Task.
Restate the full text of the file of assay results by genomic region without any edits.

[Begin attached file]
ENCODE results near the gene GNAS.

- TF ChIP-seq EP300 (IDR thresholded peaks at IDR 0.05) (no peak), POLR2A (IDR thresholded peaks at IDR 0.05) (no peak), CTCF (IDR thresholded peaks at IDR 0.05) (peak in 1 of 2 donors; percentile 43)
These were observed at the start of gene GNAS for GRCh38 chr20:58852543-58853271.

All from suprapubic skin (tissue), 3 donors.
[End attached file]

ENCODE results near the gene GNAS.

- TF ChIP-seq EP300 (IDR thresholded peaks at IDR 0.05) (no peak), POLR2A (IDR thresholded peaks at IDR 0.05) (no peak), CTCF (IDR thresholded peaks at IDR 0.05) (peak in 1 of 2 donors; percentile 43)
These were observed at the start of gene GNAS for GRCh38 chr20:58852543-58853271.

All from suprapubic skin (tissue), 3 donors.